Eric is still on the West Coast promoting Why We're Liberals -- you can catch him at Stacey's Bookstore in San Francisco at 12:30 today. His full tour schedule for the book is below. Meanwhile, this is George Zornick filling in again ...
The Washington Post has one-upped The New York Times today in creating the impression that the label of "liberal" is radioactive for any presidential candidate. The Post ran a four-column-wide story on A1, titled "In Obama's New Message, Some Foes See Old Liberalism." The story is based on the assumption that being called a liberal is a very bad thing -- a furtive, sweaty secret:
The double-barreled attack has presented Democratic voters with some persistent questions about Obama: Just how liberal is he? And even if he truly is a new kind of candidate, can he avoid being pigeonholed with an old label under sustained assault?
It goes on and on, quoting experts who say things like "Obama is vulnerable because he can point to no major area where he has broken with liberal orthodoxy." The news plug of the story is that, along with Republicans, even Sen. Hillary Clinton's campaign "now argues that Obama is too liberal."
What's so strange about the story, and others like it, is that it never attempts to define liberalism, simply presenting it as a self-evident insult. The story does rattle off a list of Obama's specific policies, like "expanding the government's role in delivering health care, and [paying] for that by ending President Bush's tax cuts for the rich." But never mind or mention whether the public agrees with these policies -- they do -- the Post simply writes that these positions "would seem to conform to the Republican stereotype of a liberal." So, that's that.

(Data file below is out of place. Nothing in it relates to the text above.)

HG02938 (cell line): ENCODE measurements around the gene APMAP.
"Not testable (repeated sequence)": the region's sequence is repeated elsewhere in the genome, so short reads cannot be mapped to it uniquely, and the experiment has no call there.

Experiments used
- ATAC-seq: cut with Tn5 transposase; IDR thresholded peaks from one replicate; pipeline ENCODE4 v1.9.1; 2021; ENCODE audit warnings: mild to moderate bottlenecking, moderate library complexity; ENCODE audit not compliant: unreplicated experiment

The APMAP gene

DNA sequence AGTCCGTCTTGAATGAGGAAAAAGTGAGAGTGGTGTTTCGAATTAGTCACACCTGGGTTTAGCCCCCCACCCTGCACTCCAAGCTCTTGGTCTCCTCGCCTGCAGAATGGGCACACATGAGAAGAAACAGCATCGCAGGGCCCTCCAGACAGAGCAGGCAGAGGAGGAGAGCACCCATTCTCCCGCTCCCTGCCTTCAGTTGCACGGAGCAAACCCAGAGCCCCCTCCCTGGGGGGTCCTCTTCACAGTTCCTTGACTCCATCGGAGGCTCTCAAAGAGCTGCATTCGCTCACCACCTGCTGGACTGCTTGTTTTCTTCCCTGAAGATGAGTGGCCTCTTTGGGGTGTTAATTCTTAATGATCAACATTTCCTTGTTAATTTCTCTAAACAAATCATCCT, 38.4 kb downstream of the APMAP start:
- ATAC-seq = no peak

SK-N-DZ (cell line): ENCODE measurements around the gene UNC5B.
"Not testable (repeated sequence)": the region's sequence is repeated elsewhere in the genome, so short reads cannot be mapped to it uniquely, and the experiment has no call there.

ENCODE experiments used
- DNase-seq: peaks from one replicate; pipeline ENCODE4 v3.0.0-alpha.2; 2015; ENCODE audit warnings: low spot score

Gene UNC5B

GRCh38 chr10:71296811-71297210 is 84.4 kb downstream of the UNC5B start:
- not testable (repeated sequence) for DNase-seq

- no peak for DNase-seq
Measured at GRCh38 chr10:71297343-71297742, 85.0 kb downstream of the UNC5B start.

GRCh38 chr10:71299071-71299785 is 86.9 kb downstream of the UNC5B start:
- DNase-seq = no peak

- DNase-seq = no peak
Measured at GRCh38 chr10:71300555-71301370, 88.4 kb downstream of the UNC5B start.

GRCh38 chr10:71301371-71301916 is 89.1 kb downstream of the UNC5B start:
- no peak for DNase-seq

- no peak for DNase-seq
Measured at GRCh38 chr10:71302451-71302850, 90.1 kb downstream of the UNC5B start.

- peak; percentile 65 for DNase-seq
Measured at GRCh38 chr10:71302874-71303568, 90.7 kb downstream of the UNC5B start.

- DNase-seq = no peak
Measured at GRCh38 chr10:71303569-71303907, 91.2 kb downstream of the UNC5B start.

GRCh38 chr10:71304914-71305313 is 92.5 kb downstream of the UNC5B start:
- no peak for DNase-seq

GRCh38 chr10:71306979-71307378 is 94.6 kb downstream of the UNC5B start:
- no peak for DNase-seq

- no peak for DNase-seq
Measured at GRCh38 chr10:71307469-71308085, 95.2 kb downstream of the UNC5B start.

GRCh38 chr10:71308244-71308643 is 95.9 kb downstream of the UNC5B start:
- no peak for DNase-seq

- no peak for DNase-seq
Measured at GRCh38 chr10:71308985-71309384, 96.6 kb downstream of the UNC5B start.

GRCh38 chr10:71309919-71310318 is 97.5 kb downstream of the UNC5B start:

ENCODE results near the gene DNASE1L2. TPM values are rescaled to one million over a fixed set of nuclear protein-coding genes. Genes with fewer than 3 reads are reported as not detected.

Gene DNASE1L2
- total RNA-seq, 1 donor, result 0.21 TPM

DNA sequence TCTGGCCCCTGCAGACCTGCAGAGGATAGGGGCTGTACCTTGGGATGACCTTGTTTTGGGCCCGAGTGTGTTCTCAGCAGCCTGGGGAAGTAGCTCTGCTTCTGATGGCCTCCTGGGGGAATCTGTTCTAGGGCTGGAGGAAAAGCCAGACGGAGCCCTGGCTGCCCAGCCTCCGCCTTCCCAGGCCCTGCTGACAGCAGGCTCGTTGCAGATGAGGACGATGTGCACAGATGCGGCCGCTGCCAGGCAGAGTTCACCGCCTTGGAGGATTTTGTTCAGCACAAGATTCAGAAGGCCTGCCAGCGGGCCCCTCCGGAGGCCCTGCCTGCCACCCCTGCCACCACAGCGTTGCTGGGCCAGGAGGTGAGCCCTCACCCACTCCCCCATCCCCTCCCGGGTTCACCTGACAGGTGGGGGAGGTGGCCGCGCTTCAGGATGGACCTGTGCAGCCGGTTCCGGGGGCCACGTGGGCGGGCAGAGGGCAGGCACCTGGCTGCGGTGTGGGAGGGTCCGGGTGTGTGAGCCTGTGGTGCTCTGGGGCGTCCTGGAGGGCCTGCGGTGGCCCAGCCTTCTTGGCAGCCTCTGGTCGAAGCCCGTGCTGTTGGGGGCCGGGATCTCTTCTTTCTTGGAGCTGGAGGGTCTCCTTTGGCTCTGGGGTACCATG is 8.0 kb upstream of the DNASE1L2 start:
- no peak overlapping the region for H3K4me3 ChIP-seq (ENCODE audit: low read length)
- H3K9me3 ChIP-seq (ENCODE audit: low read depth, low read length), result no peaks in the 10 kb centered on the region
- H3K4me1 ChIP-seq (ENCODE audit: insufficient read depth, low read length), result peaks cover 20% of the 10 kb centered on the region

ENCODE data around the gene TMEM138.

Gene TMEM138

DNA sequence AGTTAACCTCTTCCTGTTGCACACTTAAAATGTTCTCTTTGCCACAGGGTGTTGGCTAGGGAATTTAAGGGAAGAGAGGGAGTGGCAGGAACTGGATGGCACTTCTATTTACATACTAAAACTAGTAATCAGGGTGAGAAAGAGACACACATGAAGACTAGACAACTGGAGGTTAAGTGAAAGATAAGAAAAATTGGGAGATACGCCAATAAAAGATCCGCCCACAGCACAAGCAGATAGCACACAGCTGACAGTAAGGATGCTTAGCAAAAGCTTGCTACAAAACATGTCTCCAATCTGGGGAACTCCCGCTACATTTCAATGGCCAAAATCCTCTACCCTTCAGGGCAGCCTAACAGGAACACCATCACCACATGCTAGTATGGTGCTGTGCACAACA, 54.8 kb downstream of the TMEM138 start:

Since the Post disconnects the word "liberal" from what it actually means to be a liberal, and from the general public support for that position, it runs into quandaries like this one: "Supporters also argue that the liberal tag will not stick to Obama partly because the public climate has shifted toward him amid widespread disillusionment with Republican policies." So, people do actually agree with the liberal policies Obama proposes ... somehow keeping the liberal tag from sticking. (Clinton's campaign is guilty of maintaining the same disconnect too -- as the story notes, her campaign says Obama is "too liberal" while at the same time attacking him, for example, on being too timid about using the government to provide health care).
Obama, too, is perpetuating the disconnect, refusing to call himself a liberal while simultaneously championing liberal polices. This is all such a confusing mess, someone should seriously just write a handbook that clears up for all these politicians and journalists just what it means to be a liberal ...
Via Tapped, we have this troubling New York Times report about another gap between the rich and poor, besides wealth, that is growing -- life expectancy. In the early 1980s, "people in the most affluent group could expect to live 2.8 years longer than people in the most deprived group," the Times reports. By 2000, that difference increased to 4.5 years, and is continuing to grow, according to the story.